Wednesday, April 20, 2011

Thoroughbreds of Sin: Villainous Deeds

If you haven't seen this yet, enjoy:
It's probably the most ambitious creative project I've done in a while. In the span of about a week, I figured out the tune, wrote some lyrics, filmed my puzzle troupe acting goofy, and edited the whole thing. It was definitely 2 late nights of editing; making music is way easier than making a music video.

I might make a behind-the-scenes post if I have time. But for now, enjoy the video.

Wednesday, April 13, 2011

Goodbye, Hello

The big news:

Next Friday will be my last day of work at Amazon. I'm leaving to join Decide, an electronics shopping startup in Downtown Seattle.

I joined on to (what would become) the AWS Elastic Beanstalk project very early on, and I'm proud to have seen it through to completion. There are still tons of useful features that can be built into the system, and I do believe that Elastic Beanstalk will only get more powerful and easier to use as time goes on.

I'm excited to move on to Decide. It's a small, smart team with a great idea. I'll be working with a good number of folks that I met when I worked for (Live Search) Farecast. This will also be my first start-up job, so it doesn't feel like just another job at a giant company; it feels like I'm starting an adventure.

Not to mention the fact that I won't be able to talk about my work publicly again for a while. Finally. Explaining Elastic Beanstalk to your average Joe is tough. "It's a secret" is a much simpler response. :P

Saturday, April 09, 2011


I'm way behind on my writing schedule. This is the last you'll hear me mention it, because I don't want my blog to become countless personal account of how I haven't been writing enough.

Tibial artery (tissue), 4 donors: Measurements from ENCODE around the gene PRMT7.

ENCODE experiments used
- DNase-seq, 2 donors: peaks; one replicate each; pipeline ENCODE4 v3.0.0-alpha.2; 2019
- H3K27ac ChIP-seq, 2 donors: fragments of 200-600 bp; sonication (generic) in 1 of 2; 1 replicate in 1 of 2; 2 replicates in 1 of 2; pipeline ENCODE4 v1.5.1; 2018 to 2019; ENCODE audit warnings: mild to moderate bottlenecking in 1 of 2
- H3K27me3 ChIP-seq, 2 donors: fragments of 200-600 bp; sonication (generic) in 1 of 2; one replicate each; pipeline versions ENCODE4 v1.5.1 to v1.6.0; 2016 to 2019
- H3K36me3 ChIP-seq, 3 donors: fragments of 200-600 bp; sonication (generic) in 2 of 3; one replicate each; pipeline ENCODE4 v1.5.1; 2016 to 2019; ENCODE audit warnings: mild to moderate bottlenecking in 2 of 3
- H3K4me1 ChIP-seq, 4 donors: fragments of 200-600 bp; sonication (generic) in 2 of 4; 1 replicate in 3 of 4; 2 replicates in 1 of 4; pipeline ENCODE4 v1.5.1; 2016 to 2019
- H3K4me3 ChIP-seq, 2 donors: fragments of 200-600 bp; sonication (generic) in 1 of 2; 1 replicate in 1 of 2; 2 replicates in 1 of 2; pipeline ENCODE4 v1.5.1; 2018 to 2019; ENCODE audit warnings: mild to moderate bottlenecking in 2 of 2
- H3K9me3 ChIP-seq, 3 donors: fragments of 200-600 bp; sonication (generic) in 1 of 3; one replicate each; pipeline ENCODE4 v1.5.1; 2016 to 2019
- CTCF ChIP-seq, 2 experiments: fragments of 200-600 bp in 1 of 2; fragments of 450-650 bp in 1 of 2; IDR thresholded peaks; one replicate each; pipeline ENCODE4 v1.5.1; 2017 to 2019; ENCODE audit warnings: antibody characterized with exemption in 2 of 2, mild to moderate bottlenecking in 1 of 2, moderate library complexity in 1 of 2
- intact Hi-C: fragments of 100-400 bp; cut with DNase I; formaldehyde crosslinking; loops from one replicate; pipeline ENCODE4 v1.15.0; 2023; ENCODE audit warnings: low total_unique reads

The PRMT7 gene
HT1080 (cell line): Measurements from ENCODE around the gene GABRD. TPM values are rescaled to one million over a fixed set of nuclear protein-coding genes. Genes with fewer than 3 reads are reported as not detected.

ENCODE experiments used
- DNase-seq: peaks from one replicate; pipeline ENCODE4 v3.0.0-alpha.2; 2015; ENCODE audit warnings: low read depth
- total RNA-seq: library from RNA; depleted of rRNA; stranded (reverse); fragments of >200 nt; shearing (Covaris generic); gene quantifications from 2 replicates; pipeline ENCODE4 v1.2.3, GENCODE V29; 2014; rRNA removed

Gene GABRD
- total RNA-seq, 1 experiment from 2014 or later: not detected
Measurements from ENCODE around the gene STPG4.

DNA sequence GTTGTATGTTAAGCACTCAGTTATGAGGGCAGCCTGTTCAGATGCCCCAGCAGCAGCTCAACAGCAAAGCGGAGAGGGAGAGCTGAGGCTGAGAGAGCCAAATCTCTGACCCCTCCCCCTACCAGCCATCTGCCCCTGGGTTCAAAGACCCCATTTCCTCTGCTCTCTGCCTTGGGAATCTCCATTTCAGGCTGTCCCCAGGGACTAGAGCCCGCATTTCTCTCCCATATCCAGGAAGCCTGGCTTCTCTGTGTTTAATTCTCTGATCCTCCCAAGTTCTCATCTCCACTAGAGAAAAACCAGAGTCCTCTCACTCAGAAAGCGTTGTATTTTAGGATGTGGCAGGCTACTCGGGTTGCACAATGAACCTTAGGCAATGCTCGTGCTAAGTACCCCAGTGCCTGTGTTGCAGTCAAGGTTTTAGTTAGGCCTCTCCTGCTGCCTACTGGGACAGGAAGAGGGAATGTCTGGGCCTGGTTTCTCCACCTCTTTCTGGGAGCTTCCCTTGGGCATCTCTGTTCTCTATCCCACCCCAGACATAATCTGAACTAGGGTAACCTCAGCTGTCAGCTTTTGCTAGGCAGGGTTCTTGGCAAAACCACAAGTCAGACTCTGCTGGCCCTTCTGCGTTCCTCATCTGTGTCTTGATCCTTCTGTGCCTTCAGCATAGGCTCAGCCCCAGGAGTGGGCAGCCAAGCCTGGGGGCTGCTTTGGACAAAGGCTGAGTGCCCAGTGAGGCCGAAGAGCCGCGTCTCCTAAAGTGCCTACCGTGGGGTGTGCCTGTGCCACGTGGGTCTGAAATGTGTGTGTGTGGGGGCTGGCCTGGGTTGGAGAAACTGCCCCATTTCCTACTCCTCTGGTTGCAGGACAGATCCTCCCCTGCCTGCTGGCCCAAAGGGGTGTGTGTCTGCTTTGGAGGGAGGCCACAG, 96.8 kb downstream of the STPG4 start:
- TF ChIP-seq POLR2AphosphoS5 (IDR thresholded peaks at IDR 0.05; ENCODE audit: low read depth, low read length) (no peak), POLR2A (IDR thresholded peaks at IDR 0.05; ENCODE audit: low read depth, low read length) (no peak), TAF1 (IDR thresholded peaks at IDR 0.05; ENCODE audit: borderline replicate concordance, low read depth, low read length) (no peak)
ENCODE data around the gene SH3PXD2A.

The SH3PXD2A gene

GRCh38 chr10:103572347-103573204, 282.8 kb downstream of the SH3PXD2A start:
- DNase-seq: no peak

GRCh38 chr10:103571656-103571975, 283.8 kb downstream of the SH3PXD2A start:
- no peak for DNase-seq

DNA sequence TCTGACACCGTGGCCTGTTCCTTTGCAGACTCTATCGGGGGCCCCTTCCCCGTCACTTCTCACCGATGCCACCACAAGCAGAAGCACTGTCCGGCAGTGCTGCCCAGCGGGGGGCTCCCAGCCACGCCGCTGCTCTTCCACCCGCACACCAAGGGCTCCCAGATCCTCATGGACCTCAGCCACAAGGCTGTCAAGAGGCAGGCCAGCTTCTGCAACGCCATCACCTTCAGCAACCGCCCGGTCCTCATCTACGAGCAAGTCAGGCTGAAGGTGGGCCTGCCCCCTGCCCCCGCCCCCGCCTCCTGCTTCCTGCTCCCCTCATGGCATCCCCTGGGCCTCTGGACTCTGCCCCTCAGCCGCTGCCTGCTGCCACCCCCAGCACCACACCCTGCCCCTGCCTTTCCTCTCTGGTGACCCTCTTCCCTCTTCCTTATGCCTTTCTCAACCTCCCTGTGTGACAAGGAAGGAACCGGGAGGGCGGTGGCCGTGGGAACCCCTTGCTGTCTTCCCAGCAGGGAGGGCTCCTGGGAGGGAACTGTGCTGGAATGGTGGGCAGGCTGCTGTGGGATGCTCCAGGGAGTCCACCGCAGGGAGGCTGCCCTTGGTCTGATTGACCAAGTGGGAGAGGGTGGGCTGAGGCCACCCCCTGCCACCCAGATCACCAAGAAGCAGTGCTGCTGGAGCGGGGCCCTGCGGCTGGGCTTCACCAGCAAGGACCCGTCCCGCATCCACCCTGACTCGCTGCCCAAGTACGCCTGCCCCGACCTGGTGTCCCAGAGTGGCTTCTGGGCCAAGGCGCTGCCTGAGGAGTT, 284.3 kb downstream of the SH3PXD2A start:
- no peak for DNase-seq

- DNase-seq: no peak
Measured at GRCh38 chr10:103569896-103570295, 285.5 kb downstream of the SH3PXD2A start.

Suffice to say, things have been happening. Those things will be written about, but later. And I'll probably abandon the "write blog posts as if they're fictional stories" trend I tried to set myself for this month. Random fiction without a cohesive narrative can't be interesting.

Stay tuned.

Wednesday, April 06, 2011

Master Plan

Seeing as there is nothing you can do to stop what I've set in motion, I figured I'd let you in on this little operation I've got going on.

As you no doubt have noticed, things have been quite different recently. A little more characterization here. A little more narration there. You have noticed these things, and you find yourself asking, "Why?"

The answer is as simple as it is diabolical.

Little do you know, that you've become part of my experiment.

For a while, everything was good. You had worked hard to achieve a lofty goal of writing constantly, improving your ability. You knew it would be a challenge, but I kept you from thinking it was impossible. If you had thought that you wouldn't have tried, and I wouldn't have been able to conduct my further research.

Everything was going well up until last week. Something changed, shifted. I had tried to pique your interest like I had done so many times before, but it wasn't working. You just weren't biting at my bait. I kept giving you things to write about, but you just didn't want to write. Not because you had nothing to say, but because you had become disenchanted with the skill, with the process. Ideas just weren't enough. You needed style.

And here we are. Let me peel back that fourth wall. This is an experiment. This is a challenge. A challenge made exclusively for you. What you write about doesn't after anymore. But you can't keep writing it the same way it's always been.

No more rants about shitty things. No more analysis over techy things. No more long winded and detailed autobiographical tales. Just fiction. Pure fiction. For one month.


James: Bargain Hunter

James was thrifty, but he wasn't cheap. He knew the value of spending the extra dollar on quality where it was useful. He also knew the value of patience, and how time managed to make even the most valuable things worthless.